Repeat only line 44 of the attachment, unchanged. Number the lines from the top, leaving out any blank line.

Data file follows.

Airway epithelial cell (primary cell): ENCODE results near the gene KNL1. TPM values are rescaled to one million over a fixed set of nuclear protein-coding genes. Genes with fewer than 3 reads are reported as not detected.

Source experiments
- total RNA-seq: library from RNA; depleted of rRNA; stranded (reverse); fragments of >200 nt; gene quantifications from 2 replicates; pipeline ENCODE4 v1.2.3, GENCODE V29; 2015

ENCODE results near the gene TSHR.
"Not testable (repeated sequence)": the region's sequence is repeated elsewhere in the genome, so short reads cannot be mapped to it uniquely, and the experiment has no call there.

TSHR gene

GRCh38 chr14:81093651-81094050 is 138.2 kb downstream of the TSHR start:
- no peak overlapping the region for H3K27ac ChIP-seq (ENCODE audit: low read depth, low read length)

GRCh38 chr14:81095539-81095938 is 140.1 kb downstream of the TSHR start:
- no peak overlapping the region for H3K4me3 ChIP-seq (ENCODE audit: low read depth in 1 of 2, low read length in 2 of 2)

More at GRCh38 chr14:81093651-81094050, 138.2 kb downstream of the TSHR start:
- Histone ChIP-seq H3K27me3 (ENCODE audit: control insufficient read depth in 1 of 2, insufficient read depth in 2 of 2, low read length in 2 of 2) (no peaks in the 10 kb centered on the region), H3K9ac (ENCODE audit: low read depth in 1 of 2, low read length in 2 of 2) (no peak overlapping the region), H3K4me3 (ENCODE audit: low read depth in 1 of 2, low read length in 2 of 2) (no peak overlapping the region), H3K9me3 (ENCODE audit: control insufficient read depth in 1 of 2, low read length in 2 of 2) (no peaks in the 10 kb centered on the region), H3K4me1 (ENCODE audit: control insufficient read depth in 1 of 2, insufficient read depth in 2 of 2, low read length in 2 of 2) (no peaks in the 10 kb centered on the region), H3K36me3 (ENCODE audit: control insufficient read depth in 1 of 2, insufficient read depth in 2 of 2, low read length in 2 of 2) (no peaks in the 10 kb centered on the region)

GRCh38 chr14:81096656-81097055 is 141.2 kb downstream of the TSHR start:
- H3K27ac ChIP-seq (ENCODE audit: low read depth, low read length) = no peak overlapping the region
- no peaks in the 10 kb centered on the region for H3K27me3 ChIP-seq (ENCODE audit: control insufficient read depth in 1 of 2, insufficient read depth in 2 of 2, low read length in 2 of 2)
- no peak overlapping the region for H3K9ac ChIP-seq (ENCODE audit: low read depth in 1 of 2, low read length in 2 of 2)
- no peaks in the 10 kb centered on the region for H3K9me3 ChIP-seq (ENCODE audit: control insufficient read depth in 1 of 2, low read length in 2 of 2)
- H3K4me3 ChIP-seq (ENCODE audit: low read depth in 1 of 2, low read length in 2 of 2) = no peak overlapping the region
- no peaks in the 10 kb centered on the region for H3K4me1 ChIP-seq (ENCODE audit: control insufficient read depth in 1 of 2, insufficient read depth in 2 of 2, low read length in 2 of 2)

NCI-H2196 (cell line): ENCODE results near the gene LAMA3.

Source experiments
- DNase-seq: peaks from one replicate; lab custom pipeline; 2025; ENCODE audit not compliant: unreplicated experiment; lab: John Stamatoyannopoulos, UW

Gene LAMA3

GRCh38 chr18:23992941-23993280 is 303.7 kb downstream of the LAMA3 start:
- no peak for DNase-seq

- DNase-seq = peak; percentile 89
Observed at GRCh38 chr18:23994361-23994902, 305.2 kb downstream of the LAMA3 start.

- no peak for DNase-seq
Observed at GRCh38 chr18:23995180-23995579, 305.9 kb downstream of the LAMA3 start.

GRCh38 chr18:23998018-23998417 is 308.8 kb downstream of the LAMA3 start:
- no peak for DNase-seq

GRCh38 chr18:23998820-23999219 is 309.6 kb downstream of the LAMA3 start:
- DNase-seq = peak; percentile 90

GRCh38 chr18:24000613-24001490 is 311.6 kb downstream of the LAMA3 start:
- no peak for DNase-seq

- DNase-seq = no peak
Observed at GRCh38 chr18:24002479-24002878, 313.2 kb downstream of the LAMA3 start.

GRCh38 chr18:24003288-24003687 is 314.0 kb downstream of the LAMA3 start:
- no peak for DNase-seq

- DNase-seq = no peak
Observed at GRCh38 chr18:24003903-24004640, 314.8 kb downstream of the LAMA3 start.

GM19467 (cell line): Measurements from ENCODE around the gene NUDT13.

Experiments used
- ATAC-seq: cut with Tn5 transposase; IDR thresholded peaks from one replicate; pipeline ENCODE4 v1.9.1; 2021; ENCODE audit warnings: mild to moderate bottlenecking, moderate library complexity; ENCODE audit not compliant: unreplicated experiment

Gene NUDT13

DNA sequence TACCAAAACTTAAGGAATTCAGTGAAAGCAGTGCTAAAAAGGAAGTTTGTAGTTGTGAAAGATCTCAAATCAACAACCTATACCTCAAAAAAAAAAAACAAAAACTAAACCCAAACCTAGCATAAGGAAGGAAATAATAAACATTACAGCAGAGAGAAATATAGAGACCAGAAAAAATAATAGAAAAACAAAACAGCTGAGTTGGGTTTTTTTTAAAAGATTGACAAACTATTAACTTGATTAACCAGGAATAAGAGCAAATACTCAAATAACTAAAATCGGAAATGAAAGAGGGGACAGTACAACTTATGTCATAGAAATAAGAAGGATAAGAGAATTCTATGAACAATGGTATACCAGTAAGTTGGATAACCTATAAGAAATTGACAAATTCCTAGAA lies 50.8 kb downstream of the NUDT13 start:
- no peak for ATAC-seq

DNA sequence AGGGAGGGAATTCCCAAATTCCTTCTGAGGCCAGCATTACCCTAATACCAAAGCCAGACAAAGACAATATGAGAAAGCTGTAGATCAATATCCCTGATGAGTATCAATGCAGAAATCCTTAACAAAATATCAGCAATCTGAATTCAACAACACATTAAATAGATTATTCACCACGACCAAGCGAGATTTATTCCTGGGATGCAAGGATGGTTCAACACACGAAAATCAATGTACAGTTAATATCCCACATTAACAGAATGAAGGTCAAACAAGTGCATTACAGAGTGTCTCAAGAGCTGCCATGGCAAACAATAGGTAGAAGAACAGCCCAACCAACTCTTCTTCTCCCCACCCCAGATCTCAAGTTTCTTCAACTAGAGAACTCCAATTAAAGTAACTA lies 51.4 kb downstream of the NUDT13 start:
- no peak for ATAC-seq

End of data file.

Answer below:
- ATAC-seq: cut with Tn5 transposase; IDR thresholded peaks from one replicate; pipeline ENCODE4 v1.9.1; 2021; ENCODE audit warnings: mild to moderate bottlenecking, moderate library complexity; ENCODE audit not compliant: unreplicated experiment